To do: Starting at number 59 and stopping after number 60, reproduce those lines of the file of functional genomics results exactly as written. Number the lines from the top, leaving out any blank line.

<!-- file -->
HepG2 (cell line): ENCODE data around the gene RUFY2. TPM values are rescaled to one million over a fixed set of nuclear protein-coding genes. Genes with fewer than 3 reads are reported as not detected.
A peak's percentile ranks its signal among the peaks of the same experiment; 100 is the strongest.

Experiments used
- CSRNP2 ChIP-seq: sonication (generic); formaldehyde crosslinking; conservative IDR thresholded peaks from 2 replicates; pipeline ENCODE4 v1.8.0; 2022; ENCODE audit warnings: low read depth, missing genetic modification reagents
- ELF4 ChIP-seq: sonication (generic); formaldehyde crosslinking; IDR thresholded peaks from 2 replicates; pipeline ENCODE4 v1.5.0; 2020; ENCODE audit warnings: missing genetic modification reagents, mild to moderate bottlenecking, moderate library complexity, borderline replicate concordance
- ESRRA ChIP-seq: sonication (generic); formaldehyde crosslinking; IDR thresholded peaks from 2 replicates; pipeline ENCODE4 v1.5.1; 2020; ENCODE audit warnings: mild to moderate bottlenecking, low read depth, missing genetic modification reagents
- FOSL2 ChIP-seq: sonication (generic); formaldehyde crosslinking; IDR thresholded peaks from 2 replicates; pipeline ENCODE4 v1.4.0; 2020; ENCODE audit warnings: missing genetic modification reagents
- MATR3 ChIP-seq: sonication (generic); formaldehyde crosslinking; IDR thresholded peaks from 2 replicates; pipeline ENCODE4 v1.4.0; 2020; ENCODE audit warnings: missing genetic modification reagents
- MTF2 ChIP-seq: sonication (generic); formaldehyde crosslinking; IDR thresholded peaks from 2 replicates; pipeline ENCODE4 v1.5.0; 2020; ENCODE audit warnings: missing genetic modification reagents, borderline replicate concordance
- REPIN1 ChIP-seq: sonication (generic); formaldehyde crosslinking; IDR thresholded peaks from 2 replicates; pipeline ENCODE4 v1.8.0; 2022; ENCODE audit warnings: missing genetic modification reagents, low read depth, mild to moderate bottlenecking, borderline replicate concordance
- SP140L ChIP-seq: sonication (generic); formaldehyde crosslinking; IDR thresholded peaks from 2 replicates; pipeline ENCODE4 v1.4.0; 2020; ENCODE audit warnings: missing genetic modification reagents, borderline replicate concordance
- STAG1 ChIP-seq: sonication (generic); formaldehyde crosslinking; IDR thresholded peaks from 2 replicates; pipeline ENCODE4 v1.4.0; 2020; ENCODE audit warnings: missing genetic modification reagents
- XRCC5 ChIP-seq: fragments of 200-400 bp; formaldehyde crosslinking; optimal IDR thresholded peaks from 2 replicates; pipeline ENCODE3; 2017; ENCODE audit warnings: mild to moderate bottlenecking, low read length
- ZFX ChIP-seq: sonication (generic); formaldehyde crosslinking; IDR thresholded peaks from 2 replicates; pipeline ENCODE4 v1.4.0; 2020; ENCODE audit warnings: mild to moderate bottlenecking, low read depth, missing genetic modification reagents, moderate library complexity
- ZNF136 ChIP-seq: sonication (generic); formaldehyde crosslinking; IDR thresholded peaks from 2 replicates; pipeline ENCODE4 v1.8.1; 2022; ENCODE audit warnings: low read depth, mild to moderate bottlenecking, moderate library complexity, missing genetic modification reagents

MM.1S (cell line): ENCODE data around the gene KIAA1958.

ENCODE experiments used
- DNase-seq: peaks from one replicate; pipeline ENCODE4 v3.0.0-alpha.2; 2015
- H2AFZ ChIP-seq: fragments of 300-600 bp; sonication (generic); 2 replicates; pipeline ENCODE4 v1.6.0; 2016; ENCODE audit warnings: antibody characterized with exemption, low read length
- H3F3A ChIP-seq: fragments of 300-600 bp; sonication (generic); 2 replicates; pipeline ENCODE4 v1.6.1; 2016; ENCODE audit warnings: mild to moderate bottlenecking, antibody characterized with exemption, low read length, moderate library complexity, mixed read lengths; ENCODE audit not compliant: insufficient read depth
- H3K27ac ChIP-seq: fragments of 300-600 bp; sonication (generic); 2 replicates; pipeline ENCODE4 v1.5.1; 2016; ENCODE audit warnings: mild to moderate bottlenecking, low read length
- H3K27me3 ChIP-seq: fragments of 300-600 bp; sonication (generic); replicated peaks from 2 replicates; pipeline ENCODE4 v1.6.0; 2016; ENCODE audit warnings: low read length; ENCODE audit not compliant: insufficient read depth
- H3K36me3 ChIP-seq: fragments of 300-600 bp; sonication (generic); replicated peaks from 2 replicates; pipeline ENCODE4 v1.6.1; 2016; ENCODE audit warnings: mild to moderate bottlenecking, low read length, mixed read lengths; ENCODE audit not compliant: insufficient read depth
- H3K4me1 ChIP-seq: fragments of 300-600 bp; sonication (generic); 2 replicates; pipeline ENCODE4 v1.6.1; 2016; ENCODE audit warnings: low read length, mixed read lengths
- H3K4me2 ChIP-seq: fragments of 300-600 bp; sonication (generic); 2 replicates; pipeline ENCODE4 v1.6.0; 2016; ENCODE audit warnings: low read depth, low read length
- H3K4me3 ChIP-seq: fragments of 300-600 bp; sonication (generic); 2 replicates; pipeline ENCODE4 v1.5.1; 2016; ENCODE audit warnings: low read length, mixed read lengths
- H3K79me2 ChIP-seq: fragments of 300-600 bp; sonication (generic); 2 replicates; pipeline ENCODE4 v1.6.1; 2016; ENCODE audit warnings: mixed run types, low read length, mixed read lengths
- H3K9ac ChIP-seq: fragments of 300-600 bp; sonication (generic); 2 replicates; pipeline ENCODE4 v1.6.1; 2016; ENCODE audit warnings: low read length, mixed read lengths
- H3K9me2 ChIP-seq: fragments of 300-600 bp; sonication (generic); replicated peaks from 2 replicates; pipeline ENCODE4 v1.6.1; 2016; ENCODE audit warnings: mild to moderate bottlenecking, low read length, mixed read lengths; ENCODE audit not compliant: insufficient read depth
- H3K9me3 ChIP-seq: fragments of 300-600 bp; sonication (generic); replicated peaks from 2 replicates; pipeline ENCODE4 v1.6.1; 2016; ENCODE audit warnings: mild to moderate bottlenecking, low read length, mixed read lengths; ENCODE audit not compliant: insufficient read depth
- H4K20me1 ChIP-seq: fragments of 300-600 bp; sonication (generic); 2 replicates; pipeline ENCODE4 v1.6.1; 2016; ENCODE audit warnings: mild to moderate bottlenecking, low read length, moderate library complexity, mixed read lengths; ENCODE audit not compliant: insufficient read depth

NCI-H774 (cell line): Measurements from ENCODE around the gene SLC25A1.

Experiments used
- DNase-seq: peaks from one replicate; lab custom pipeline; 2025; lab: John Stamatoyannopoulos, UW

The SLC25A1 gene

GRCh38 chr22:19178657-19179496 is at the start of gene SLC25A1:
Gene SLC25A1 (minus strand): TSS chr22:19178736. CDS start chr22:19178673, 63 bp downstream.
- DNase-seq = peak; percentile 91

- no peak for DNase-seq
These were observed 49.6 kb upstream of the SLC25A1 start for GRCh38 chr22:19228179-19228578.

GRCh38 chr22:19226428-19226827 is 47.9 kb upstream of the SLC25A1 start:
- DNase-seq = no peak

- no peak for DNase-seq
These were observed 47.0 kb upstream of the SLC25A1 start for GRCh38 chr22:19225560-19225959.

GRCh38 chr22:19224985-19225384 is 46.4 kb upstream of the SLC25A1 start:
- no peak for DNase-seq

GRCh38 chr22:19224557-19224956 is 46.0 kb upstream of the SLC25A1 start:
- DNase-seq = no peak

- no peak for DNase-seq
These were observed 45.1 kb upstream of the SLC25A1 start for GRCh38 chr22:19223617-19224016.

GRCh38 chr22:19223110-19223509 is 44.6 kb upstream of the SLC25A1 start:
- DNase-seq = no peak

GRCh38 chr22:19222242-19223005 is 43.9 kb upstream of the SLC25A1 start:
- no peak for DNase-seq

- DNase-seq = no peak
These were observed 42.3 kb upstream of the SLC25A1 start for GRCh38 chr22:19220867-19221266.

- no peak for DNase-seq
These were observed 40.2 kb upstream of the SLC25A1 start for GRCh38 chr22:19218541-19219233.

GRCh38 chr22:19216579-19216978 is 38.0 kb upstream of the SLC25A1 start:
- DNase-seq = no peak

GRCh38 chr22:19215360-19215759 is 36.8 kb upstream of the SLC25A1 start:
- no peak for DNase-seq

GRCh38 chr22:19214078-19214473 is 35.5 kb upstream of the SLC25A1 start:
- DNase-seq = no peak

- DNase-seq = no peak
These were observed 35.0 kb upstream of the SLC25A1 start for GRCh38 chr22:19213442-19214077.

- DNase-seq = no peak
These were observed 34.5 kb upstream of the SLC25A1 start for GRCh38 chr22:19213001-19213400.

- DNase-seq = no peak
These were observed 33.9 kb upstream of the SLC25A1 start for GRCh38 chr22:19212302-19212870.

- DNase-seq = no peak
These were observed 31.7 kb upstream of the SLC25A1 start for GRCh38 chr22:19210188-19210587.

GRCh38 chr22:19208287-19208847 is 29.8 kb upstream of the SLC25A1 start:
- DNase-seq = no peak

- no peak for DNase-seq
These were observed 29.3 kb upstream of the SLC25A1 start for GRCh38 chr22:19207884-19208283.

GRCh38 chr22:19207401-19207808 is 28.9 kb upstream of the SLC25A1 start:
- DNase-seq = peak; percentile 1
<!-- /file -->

GRCh38 chr22:19216579-19216978 is 38.0 kb upstream of the SLC25A1 start:
- DNase-seq = no peak